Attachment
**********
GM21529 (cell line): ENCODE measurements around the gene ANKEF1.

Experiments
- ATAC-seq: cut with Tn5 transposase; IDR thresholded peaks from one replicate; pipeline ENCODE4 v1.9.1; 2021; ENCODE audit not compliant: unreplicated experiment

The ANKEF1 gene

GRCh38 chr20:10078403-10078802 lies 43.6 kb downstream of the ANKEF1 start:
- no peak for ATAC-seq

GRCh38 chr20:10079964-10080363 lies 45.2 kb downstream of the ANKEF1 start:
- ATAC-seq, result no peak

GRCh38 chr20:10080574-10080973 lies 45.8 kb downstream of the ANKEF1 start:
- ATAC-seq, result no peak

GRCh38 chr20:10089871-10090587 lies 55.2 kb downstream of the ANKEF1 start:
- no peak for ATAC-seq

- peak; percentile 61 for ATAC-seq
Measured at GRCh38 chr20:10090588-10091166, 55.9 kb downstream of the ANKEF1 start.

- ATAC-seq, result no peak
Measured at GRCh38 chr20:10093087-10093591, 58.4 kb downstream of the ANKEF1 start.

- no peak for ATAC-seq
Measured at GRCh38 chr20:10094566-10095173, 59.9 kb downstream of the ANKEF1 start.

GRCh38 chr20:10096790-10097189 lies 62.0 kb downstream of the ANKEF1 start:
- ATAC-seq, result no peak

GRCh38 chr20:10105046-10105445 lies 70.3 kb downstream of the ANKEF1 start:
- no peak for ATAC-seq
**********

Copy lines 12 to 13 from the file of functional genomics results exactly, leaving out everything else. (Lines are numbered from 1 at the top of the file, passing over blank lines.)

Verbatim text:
- no peak for ATAC-seq

- peak; percentile 61 for ATAC-seq